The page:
Fundamentals of Chemical Equilibrium: Chemical Equilibrium is a Dynamic State

James Richard Fromm


The concept of a dynamic equilibrium is central to quantitative discussion of most chemical phenomena. A dynamic equilibrium is a state in which there appears to be nothing happening, a state in which there is no net change, but is also a state in which chemical reactions are taking place, often at rapid rates. These reactions, however, are opposites of each other so that the net change is no change at all. Any chemical system at equilibrium is a dynamic system in which real reactions are occurring with real speed. And, as we shall see in a different section, if that system should be altered in some way by external means the reactions will operate so as to bring it back to equilibrium again.

A dynamic equilibrium, like a balanced teeter-totter in a school playground, is a condition which can be expressed in either of two ways. One of these ways is to say that the condition of equilibrium is one in which the driving forces of the chemical reaction are equal in both of the opposite directions. If two children of equal mass sit on a teeter-totter equally distant from its center, each applies a driving force to rotate the teeter-totter but the forces are equal but opposed and the teeter-totter does not move. The alternative expression of a dynamic chemical equilibrium is to say that the condition of equilibrium is one in which the rates of movement of the system are equal in both of the opposite directions. Again, if the two ends of the teeter-totter are moving equally in opposed directions they are not having any net movement at all. On the teeter-totter, of course, up and up are the opposed directions rather than one side up and one side down.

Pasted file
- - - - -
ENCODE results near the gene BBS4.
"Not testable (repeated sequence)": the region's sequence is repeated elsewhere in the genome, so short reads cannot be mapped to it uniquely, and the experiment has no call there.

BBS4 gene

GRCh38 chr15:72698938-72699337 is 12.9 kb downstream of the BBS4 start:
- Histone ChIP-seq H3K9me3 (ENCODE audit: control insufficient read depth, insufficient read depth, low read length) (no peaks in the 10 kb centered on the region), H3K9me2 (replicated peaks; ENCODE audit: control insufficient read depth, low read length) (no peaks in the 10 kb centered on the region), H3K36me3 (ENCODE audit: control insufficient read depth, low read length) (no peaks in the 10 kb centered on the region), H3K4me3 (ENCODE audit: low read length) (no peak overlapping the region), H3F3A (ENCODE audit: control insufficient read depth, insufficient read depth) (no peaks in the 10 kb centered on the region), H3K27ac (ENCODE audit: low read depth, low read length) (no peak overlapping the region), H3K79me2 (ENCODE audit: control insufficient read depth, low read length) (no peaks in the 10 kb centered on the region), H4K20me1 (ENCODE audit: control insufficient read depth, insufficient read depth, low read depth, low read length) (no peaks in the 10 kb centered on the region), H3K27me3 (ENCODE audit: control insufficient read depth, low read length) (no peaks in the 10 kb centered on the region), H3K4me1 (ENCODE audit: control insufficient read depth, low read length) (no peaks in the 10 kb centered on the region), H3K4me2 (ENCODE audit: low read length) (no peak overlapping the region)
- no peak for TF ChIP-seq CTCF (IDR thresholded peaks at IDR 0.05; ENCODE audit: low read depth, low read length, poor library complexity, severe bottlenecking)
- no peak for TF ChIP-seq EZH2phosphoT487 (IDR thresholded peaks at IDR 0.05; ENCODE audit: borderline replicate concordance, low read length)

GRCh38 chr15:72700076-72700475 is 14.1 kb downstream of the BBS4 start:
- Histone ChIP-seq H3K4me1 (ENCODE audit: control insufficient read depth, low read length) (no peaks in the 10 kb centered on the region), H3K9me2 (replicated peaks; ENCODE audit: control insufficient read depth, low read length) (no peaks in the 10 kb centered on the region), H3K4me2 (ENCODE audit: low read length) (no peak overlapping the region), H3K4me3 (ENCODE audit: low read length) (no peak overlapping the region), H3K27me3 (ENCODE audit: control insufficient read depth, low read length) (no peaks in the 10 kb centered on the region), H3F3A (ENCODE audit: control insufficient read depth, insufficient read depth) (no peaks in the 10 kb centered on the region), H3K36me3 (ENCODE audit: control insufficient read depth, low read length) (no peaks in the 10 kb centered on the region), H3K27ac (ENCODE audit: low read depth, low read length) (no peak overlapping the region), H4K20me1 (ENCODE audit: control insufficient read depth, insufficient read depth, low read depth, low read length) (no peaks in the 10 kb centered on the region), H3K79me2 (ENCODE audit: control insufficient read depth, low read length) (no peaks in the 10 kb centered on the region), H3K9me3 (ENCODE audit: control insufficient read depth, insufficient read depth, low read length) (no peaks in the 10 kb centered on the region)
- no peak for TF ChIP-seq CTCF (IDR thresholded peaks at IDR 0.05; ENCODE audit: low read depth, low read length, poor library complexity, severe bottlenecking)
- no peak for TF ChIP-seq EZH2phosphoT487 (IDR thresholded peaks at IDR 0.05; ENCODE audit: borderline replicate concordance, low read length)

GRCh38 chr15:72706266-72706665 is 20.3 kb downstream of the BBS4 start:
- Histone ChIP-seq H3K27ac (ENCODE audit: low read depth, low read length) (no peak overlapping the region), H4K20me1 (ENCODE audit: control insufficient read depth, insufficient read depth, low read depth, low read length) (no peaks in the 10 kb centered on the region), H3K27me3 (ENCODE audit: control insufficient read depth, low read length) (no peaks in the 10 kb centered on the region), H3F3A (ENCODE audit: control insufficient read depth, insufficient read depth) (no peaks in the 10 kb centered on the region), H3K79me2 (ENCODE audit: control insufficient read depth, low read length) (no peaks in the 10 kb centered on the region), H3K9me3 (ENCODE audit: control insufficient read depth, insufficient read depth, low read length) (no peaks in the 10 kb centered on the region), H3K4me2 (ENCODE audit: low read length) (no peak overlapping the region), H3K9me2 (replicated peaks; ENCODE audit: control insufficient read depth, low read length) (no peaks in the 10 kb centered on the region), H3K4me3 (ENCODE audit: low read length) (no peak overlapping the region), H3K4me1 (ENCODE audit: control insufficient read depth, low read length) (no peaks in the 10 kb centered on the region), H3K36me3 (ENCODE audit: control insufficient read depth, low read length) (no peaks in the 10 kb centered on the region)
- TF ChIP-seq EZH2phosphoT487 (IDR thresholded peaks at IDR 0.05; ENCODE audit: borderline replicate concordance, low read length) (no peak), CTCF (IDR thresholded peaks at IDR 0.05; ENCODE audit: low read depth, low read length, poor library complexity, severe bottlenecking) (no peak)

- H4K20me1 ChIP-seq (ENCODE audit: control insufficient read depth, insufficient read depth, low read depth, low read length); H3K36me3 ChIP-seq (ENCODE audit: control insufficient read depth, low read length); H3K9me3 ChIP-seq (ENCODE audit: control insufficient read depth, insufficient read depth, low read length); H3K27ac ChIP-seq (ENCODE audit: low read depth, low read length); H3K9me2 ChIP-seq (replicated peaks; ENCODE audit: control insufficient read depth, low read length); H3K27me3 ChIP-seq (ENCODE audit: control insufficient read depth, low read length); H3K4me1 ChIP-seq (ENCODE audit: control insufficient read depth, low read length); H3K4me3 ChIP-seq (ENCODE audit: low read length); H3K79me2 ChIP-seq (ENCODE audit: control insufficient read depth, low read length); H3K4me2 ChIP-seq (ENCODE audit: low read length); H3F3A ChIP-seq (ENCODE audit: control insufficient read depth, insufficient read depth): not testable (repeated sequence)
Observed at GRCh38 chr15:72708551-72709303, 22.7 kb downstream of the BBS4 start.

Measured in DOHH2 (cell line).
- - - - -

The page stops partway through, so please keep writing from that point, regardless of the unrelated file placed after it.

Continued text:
These two expressions of equilibrium appear also as two alternative statements of the chemical principle called the law of mass action. In its chemical thermodynamic form, the law of mass action is:

The driving force of a chemical reaction is directly proportional to the active masses of the reactants.

The alternative chemical kinetic form of the law of mass action is:

The rate of a chemical reaction is directly proportional to the active masses of the reactants.

Since a dynamic chemical equilibrium is the state in which both the driving forces, and the rates, of opposed reactions are equal, the concept has been approached both from the point of view of driving forces and from the point of view of reaction rates. In either case, however, the concept of active mass appears. In other sections equilibrium will be considered from the point of view of opposed driving forces, while in still others the approach to equilibrium from the point of view of rates of opposing reactions will be used.


Copyright 1997 James R. Fromm